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Roasted corn tastes just like..corn. Seriously. You bite into the Kit Kat wafer texture, get a sweet beginning, and then suddenly you are eating something extremely corn flavored. And then it finishes with another sweet flavor. Chocolate corn? I mean, if you really want to eat something corn flavor they did a VERY good job, but I think I’d rather eat real corn, thanks.

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Soy sauce Kit Kat tastes remarkably like salted caramel. Except you have a nice lingering nasty after taste that you really can’t describe and does not go away on its own. Blegh. This is definitely not a winner. And I like salted caramel! What does that tell you??

If I could be in Tokyo right now at a convenience store to purchase some more Kit Kats, I’d get the green tea, ginger ale, and red bean manju.

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Kit Kat from Japan – round one

Japan is serious about Kit Kats. In America, you get milk chocolate, dark chocolate, white chocolate, and the occasional other flavor. In Japan, there are seasonal flavors – numbering in the dozens. I’ve heard about flavors that I didn’t see or buy, and I bought over 10 different kinds to bring back to the States. Ok, some of these flavors are pretty bad, but hey, some sacrifice has to be made for quantity over quality.

I figured I’d split my taste tests into two rounds, since it would be way too much to write about a dozen flavors in one post. I’ve ordered the flavors in order of YUM factor. The more I like it, the higher up it is! Here goes…

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This is green tea flavored (aka matcha). This is the best of the bunch – tastes just like green tea ice cream, not too sweet, and with a hint of white chocolate undertones. The Kit Kat itself was light green, with thin green layers between the wafer. I’m sad I didn’t buy more of this flavor!

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This one is a bit of a mystery flavor – at first glance I thought it was white chocolate, but it has vanilla overtones, so I’m not sure exactly what it is I’m eating, but I like it – smooth, sweet, and vanilla-y.

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The ginger ale one was interesting – it tasted like a lemon creme cookie from the Girl Scouts, but it seemed to have a texture like I was really drinking soda pop – a slight ‘fizz’ sensation on my tongue. Maybe it was in my head. Or maybe they have secret elements of PopRocks.

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Canteloupe – Ever been to a Korean restaurant where they give you that melon flavored gum afterwards, in the pink wrapper? That is exactly what this one tasted like. Light melon flavor sandwiched between light milk chocolate flavor.

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This one is pretty disgusting, if I say so myself. I believe it’s supposed to be like the flavor of a carrot apple drink from Ito-En (a famous tea company), but with chocolate, it was disgusting. I can’t even begin to describe the flavor, other than there’s a slight apple essence, and then the essence of something that definitely does not go with chocolate.

And there you have it – stay tuned for round 2!

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Tamago to Watashi in Shinjuku

When Kyung and I first started dating, he would randomly cook me omurice. I had no idea what it was before him, so it seemed fitting that while in Tokyo we would search for omurice. And search we did! We found it in the MyLord restaurant megamall that is part of the Odakyu mall, which also happens to rest on top of the Shinjuku station. And it’s pronounced ‘milord’ not ‘my lord’. The restaurant we went to was called ‘Tamago to Watashi’ and had a catchy sign.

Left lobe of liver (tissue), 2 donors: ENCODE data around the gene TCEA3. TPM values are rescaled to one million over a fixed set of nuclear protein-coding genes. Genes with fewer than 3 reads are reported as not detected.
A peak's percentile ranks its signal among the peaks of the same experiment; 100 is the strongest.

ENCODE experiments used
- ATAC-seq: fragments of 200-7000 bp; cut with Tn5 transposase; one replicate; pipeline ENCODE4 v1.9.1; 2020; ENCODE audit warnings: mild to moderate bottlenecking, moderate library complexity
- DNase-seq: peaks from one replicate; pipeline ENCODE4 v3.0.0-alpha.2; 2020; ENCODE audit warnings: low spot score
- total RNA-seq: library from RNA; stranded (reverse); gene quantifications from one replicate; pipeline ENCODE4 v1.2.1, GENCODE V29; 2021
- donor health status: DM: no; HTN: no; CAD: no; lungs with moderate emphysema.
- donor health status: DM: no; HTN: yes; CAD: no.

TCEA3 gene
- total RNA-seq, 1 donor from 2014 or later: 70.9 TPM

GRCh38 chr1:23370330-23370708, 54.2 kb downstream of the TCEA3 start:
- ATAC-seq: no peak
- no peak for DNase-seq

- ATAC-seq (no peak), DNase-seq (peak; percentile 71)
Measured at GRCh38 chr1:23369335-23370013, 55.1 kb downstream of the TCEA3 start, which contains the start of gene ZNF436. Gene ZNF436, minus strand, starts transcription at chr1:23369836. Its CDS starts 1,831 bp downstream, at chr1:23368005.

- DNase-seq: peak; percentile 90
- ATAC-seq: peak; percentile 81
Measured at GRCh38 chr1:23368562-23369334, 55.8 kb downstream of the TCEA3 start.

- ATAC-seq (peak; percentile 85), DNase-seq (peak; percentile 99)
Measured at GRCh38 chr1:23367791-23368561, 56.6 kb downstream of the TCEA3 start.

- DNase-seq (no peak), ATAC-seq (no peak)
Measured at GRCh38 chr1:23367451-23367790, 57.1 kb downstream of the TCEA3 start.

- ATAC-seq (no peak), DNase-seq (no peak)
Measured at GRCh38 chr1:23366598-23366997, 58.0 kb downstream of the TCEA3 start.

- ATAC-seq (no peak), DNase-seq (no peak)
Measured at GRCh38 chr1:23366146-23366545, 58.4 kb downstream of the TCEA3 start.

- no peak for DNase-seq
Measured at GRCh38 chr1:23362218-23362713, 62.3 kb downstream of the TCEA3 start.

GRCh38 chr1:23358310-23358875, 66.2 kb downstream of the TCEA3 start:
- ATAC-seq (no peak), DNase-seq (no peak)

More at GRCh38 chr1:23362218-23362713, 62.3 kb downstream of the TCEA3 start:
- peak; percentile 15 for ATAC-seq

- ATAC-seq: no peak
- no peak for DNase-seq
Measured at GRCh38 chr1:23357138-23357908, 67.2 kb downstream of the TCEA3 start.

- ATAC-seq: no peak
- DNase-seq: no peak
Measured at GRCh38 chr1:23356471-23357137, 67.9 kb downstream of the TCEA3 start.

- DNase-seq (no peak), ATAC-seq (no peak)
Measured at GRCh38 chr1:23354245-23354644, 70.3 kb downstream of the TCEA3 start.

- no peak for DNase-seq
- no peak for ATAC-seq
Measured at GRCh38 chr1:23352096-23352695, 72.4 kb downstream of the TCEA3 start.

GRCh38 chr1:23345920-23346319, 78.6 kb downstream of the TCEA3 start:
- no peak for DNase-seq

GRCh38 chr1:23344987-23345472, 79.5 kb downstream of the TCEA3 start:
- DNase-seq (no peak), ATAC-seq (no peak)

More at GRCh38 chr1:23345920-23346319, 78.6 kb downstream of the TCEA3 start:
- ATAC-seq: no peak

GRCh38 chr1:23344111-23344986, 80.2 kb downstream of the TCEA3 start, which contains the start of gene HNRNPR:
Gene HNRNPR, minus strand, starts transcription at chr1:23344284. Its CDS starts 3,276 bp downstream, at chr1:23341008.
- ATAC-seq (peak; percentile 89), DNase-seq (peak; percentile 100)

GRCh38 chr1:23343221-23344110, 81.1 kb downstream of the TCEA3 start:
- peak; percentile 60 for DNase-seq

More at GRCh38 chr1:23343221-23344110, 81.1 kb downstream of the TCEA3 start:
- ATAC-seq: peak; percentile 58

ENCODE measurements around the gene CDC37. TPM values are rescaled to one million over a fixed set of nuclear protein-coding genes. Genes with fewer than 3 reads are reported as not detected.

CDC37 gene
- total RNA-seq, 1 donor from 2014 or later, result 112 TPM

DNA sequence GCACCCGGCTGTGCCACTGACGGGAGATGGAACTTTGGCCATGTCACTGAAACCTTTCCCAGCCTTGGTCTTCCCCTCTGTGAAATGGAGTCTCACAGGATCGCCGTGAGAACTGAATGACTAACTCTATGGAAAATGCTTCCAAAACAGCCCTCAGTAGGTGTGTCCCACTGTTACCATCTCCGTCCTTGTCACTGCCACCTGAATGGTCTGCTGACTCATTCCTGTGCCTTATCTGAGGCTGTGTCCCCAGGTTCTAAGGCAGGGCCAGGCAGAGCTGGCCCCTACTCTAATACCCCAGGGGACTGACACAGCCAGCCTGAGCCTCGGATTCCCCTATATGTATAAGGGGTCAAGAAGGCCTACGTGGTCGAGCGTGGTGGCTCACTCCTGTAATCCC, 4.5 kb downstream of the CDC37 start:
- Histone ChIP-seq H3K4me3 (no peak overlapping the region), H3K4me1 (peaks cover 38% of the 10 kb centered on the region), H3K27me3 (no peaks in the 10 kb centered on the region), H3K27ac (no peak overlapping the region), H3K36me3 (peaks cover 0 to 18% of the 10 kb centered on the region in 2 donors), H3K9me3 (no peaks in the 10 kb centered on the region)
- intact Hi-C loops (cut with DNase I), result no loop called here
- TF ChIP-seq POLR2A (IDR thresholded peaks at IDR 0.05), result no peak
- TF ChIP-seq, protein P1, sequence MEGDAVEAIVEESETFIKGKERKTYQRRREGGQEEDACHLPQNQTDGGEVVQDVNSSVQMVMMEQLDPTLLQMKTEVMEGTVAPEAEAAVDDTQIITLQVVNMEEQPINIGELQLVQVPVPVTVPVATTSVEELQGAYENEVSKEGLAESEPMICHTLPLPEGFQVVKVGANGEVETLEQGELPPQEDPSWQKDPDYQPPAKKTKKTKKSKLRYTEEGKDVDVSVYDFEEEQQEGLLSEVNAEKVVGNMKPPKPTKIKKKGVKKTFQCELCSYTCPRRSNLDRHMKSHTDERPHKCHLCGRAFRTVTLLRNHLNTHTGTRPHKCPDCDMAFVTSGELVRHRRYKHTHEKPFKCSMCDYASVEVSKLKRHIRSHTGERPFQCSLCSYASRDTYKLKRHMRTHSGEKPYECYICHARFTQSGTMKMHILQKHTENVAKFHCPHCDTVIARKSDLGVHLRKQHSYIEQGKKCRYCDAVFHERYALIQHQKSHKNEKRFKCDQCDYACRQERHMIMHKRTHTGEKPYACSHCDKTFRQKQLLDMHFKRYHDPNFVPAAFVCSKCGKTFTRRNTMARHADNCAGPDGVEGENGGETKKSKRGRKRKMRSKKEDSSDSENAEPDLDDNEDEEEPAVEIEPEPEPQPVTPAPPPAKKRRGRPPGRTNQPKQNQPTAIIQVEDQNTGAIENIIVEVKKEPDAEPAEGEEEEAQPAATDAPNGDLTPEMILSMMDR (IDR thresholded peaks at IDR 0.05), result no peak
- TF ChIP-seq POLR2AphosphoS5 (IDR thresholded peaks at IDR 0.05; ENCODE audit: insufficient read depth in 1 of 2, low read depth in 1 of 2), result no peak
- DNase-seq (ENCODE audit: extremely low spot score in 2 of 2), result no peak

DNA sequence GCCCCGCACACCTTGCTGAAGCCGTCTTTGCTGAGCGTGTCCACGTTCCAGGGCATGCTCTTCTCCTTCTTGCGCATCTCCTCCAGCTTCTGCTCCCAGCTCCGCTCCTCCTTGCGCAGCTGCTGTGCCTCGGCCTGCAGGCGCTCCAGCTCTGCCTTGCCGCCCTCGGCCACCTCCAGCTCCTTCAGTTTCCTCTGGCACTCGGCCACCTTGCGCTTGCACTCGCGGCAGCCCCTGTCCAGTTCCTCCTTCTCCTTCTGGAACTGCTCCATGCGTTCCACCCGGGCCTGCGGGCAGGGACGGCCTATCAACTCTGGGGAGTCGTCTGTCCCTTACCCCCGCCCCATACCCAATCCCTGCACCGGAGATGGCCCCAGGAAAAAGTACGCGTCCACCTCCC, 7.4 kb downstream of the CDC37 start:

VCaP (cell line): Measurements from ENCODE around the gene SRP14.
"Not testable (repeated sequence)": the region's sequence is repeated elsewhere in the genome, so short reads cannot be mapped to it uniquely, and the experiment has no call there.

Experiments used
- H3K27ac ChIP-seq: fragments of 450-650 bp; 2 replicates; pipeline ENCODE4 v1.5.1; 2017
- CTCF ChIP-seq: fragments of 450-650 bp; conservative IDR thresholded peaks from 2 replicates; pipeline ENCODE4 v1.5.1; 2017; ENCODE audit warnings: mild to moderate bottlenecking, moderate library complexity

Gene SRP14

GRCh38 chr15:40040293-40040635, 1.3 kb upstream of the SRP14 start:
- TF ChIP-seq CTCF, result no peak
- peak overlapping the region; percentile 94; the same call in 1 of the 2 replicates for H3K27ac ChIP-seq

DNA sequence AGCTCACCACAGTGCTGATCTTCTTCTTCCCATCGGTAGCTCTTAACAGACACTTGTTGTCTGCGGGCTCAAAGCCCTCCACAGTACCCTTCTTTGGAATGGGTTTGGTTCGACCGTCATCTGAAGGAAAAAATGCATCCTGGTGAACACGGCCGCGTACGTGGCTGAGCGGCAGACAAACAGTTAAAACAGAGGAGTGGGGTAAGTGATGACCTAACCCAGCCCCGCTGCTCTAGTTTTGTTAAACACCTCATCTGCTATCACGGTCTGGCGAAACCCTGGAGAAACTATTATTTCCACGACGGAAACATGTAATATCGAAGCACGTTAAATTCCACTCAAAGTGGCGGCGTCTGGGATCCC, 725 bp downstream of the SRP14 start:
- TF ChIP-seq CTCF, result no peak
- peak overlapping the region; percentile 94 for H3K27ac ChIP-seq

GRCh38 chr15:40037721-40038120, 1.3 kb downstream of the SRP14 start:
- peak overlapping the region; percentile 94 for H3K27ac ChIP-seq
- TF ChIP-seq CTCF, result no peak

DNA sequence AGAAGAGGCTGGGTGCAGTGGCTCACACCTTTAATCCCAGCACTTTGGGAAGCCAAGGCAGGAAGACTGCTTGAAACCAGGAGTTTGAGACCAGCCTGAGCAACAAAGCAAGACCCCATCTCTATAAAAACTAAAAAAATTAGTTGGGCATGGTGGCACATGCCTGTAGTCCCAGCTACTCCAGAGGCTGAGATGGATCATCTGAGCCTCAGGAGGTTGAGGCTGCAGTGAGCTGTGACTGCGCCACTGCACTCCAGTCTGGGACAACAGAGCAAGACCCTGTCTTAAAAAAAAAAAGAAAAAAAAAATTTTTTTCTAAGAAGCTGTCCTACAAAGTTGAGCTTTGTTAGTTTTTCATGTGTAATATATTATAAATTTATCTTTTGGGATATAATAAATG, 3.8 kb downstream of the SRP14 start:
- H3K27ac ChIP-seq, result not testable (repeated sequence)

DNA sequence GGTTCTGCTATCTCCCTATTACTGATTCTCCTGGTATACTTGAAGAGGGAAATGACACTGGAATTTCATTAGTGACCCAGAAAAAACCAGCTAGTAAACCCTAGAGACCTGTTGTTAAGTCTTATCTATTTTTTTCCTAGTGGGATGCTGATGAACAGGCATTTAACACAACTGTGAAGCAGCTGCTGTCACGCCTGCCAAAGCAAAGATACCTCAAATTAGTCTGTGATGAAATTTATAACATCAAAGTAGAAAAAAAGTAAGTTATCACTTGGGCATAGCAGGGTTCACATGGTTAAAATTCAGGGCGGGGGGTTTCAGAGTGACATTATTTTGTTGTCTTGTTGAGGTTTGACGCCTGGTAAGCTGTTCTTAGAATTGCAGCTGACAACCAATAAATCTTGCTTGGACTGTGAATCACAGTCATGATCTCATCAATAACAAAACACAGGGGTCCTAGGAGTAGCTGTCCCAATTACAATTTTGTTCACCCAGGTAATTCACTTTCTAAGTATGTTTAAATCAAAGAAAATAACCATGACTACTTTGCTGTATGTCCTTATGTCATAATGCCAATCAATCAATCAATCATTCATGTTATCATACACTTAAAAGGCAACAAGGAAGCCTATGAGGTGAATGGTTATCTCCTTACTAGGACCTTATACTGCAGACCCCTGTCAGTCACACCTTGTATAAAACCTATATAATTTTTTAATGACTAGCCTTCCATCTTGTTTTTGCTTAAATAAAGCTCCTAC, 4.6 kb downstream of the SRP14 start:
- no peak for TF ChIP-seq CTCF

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Now, before seeing this restaurant, I always thought omurice was basically just an omelet filled with rice (usually cooked with other little bits of meat and veggies). Here, it was that and more – everything came in unique sauces.

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Since they didn’t have an English menu, and the descriptive fake foods weren’t descriptive enough, we blindly ordered. I ordered omurice in a thick, dark curry like sauce filled with chunks of beef, carrots, and potatoes. The omurice was delicious (thin layer of egg crepe covering hot seasoned rice), and it went well with the thick curry sauce. Some of the chunks of veggies didn’t taste very fresh, but that’s okay, the rest of it more than made up for it.

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Kyung ordered another mystery dish with came with a red sauce and a large slice of what looked similar to Canadian ham. The omurice was tangy with the sauce, and pretty satisfying as well.

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This makes me appreciate omurice even more! Now at home when Kyung makes it I’ll probably make some thick curry sauce to go with it. It’s so tasty!

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Donuts in Tokyo

I love donuts. It goes to figure we would look for donuts while in Tokyo. Before heading over, I was curious to see if there was any difference. In a nut shell, they are less sweet than their American counterparts, and have different presentation and flavors. Overall though, I think I prefer the super junky donuts of the US, but for variety I’d go to Japan.

First up is Doughnut Plant. This isn’t a Japanese chain, it actually started in New York, but it is prominently displayed in several subway stations, so I figured I’d give it a try.

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I tried the pumpkin cake doughnut, the apple cinnamon glazed donut, and the kinako glazed donut. The pumpkin and kinako ones were fails. No flavor, strange after tastes. The apple cinnamon one tasted the most like what I would expect a fatty donut back home to taste like – it was moist, cinnamony, and soft.